This pilot is clearly designed to try and fill in some of the gaps from the first. The NDIA have said, for example, that they are going to target people from a more diverse background, as well as different ages and disability types.

But once again there are many unanswered questions. What exactly is being tested? And will the results actually change anything that is being planned?

Or is it all just rolling out regardless?

So where does this leave us?

Let’s start with what we all agree on. The scheme does have a problem with both fairness and consistency.

It’s not fair that people have to pay gobsmacking amounts of money for evidence and reports to try and gain access to the scheme. Or wait for a long time on public waiting lists to try and get assessments done – and live without much needed support in the meantime.

And it is not fair that people who are better able to explain their circumstances and the impact their disability has on their daily lives are more likely to get an NDIS plan and budget that meets their needs.

The Quarterly Reports show, for example, that people from higher socio-economic areas do tend to get better plans and more funds.

But the $25 billion question is – will these new assessments actually fix the problem?

Because none of the material released actually answers that question. It just says – trust us, it did.

Nothing that has been released explains the all important HOW the assessments will fix the problem. Or WHY they were selected as the way to fix the problem – rather than other solutions.

Take applying for the scheme. People will still have to get other evidence of their disability as part of their application.  They will, for example, have to show that their disability is permanent. The new assessments won’t help with that.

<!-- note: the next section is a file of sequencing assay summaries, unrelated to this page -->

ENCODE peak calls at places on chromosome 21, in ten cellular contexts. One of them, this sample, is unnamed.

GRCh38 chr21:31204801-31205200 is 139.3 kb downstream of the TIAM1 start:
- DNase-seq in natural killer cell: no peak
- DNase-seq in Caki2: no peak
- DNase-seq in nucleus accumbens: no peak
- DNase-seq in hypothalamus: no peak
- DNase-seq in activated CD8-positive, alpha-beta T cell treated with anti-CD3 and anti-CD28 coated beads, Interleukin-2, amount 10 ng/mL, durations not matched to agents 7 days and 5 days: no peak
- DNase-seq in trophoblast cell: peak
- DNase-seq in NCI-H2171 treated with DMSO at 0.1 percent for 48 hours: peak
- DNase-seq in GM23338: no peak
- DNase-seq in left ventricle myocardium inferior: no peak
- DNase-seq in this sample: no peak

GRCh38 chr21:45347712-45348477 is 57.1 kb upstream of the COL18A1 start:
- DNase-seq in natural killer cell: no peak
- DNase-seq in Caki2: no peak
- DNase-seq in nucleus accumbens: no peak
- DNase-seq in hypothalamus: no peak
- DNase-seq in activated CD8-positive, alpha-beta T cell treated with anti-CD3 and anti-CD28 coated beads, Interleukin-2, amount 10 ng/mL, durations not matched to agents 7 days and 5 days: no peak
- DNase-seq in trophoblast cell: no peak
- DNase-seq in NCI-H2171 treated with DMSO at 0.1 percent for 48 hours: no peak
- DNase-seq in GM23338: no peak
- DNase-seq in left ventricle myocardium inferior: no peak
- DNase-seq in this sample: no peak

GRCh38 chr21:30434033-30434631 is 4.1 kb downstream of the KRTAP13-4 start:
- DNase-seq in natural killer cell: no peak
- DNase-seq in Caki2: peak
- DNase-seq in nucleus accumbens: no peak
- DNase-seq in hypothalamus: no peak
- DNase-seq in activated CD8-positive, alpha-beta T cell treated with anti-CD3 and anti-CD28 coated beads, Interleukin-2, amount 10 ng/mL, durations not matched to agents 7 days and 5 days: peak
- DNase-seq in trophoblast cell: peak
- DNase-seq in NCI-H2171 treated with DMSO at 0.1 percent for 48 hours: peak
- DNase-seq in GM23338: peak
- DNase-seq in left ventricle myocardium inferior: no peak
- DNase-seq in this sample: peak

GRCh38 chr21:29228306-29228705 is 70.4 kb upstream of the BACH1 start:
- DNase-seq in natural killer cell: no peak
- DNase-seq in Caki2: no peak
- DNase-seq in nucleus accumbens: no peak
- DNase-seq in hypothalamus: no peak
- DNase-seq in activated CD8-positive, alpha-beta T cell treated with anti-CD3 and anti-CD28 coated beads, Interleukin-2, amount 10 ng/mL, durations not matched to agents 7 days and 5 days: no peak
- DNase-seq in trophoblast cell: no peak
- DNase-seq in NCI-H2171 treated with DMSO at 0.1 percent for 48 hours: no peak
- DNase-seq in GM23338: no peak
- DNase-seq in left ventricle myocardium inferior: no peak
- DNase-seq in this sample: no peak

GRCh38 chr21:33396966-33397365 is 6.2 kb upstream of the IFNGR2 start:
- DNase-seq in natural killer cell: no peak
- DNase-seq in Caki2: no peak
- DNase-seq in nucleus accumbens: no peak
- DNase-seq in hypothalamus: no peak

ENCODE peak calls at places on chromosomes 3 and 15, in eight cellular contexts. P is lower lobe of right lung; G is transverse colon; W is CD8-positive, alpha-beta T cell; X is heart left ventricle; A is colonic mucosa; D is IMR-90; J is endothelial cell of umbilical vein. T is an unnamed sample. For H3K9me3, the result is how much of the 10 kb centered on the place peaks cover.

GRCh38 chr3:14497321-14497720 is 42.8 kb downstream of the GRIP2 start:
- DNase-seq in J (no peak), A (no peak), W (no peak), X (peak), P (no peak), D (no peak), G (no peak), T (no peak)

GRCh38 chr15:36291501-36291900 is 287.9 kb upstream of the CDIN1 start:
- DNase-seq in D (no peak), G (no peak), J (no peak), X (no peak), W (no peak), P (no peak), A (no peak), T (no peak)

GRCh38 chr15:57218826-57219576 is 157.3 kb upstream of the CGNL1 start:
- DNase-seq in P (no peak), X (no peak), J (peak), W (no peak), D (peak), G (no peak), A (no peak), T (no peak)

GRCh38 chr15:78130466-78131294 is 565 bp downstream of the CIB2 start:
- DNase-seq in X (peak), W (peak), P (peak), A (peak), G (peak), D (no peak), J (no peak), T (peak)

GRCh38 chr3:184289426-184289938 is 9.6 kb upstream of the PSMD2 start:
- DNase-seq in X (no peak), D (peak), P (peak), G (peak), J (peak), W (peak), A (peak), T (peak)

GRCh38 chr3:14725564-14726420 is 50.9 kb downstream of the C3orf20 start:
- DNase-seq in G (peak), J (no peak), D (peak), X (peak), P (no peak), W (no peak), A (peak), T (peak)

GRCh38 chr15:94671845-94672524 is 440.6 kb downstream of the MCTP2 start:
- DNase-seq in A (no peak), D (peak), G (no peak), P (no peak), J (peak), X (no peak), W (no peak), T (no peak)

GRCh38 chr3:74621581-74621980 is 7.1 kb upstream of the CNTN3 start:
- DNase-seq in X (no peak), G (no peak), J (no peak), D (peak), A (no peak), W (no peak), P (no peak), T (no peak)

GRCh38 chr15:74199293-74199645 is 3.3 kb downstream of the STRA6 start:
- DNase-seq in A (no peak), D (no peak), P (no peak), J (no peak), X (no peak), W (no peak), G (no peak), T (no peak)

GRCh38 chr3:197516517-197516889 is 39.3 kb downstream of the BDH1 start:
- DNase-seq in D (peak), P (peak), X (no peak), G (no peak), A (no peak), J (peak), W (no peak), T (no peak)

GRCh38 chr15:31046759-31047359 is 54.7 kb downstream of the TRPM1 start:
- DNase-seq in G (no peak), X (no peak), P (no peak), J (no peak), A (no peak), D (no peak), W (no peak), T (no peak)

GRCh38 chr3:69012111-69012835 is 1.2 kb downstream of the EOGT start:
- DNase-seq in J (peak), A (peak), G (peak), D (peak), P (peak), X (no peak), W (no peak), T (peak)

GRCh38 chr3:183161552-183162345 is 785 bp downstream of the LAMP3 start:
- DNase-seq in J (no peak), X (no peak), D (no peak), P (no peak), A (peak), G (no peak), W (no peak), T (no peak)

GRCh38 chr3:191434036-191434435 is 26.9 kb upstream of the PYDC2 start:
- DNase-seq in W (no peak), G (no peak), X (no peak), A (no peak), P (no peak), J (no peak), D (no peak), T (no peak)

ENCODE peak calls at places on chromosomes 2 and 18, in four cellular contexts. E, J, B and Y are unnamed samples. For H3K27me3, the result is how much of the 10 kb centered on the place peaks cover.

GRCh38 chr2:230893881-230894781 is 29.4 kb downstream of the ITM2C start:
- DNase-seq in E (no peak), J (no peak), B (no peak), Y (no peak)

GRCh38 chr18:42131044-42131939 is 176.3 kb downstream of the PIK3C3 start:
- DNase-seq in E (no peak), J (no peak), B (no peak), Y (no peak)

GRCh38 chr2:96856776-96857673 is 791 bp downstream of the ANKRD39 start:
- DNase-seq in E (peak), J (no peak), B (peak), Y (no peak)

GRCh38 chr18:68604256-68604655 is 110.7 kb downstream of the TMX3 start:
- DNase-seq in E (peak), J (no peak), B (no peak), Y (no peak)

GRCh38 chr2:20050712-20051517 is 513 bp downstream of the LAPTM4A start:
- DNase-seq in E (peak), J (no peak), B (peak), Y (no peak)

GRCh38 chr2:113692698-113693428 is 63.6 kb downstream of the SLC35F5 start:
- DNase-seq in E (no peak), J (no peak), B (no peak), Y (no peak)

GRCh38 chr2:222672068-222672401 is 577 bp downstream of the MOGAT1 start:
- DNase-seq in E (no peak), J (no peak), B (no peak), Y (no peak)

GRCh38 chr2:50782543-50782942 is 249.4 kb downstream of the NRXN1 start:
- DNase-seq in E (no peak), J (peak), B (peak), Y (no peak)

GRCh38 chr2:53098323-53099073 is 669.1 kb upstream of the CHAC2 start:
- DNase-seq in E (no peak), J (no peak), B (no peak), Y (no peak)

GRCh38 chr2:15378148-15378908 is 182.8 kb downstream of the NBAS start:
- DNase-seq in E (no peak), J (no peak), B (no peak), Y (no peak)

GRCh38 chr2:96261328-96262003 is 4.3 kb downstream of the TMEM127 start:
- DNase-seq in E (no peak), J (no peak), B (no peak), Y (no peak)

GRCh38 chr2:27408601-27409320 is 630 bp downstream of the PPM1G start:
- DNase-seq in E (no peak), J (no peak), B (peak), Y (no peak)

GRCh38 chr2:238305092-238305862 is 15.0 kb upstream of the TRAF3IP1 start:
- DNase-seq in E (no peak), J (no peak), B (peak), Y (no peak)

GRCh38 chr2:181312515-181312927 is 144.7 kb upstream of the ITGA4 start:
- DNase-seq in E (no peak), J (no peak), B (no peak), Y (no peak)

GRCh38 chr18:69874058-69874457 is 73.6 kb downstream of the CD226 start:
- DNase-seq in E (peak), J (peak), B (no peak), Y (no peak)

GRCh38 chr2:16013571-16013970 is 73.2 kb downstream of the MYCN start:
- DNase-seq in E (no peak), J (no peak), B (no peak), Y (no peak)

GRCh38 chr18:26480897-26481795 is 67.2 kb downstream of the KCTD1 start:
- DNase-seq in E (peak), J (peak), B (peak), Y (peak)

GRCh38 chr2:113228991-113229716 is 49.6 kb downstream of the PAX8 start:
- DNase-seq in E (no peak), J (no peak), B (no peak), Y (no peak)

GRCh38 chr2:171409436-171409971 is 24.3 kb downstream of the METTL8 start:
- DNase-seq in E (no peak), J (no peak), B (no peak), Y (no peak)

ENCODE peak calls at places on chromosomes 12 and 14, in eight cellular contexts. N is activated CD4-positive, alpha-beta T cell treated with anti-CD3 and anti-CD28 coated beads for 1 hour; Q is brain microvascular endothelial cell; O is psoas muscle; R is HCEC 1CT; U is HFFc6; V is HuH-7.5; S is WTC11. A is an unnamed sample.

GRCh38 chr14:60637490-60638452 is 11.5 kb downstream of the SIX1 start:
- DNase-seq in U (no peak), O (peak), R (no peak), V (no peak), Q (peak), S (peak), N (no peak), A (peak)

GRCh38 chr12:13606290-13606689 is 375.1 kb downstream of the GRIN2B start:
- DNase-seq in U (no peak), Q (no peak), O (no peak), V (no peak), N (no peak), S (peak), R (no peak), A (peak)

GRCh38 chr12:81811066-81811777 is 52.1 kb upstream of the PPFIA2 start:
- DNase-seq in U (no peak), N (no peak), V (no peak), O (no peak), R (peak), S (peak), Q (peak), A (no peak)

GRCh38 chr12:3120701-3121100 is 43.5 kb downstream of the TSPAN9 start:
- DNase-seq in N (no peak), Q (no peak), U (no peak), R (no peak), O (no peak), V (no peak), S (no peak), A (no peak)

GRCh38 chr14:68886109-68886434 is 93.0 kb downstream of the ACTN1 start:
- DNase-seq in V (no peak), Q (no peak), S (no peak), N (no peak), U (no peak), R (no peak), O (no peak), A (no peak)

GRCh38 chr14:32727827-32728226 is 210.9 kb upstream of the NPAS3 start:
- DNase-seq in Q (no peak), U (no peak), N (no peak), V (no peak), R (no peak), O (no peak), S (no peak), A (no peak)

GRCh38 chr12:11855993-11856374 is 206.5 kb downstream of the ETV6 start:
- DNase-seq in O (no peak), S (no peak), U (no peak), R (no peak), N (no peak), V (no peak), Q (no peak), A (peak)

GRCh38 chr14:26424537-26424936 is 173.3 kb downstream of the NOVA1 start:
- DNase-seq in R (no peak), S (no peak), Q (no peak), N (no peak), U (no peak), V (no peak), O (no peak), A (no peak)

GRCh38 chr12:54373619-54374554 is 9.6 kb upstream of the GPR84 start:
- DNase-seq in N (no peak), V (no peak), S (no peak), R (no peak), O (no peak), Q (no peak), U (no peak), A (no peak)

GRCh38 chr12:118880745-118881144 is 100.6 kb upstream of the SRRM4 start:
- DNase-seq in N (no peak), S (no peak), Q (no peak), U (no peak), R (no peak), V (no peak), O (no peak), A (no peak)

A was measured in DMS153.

And people who are better able to advocate for themselves or who have family members who can speak up for them are still likely to do better in the assessment process.

The NDIA have said, for example, that people with disability can have family members and others present during the assessments. They can even have their own health professionals present.

So once again that means that people who are better able to explain their circumstances and the impact of their disability on their daily life are more likely to get an assessment that provides a more complete picture of their lives. And if you have someone in your corner like a family member who can help you explain all the better for you.

And that’s before you even hit your planning meeting. Where, once again, if you have more reports, more evidence and know the magic words to say, you are more likely to get a plan and funds that meet your needs.

The proposed assessment process changes none of that.

But what it will do is create more hoops for you to jump through before you get to the same place you were before.

Is it any wonder that people with disability and their families are anxious/stressed/exhausted/just plain pissed off?

When is an insurance scheme not an insurance scheme?

The NDIS is supposed to be an insurance scheme. One of the features of the scheme is meant to be that its operation is supposed to guided by data and evidence.

But what the pilot report tells us is that the biggest change to the scheme is being introduced after one small voluntary trial that has not been rigorously evaluated.

A short satisfaction survey completed by a handful of people is not an evaluation. A proper evaluation would identify what problem you were trying to fix – and then measure how well you did in fixing the problem. And if you need to make any changes to make sure you really did fix the problem once and for all.

But that wasn’t what was done in the first pilot. And it is not what is being done in the second.

This is going ahead regardless of what these trials find.

And despite the mountain of words that have been released lately there are still so many important questions about how it is all going to work that remain unanswered.

This is the biggest change to the scheme since it began. And it is being rushed through without an evaluation of whether it fixes the problem – and over the concerns and objections of people with disability and their families.

Source: https://everyaustraliancounts.com.au/putting-ndis-assessments-to-the-test/